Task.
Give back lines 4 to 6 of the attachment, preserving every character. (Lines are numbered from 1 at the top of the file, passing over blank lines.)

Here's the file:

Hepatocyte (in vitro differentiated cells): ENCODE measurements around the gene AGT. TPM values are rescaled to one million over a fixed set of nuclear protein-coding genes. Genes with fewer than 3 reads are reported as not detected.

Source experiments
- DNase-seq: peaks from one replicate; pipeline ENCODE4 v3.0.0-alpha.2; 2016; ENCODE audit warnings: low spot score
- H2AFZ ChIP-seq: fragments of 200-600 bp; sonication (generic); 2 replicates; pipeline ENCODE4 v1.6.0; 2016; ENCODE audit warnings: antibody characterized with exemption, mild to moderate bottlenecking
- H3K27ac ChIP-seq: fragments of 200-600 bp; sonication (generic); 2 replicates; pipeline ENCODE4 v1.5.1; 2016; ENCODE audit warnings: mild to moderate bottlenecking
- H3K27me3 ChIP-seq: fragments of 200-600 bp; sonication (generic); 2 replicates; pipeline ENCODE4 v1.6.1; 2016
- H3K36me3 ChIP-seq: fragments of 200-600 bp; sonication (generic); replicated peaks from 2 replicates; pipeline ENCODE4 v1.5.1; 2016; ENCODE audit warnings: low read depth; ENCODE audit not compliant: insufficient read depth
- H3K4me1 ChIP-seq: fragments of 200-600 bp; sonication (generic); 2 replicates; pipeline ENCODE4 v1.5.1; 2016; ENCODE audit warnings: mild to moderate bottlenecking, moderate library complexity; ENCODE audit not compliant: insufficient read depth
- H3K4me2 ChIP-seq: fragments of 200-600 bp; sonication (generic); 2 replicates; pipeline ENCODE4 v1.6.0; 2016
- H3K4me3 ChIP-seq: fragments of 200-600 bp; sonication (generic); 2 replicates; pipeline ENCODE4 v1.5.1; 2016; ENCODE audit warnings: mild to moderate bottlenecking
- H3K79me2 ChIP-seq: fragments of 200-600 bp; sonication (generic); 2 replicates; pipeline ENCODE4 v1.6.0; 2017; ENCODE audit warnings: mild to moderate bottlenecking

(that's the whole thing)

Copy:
- H2AFZ ChIP-seq: fragments of 200-600 bp; sonication (generic); 2 replicates; pipeline ENCODE4 v1.6.0; 2016; ENCODE audit warnings: antibody characterized with exemption, mild to moderate bottlenecking
- H3K27ac ChIP-seq: fragments of 200-600 bp; sonication (generic); 2 replicates; pipeline ENCODE4 v1.5.1; 2016; ENCODE audit warnings: mild to moderate bottlenecking
- H3K27me3 ChIP-seq: fragments of 200-600 bp; sonication (generic); 2 replicates; pipeline ENCODE4 v1.6.1; 2016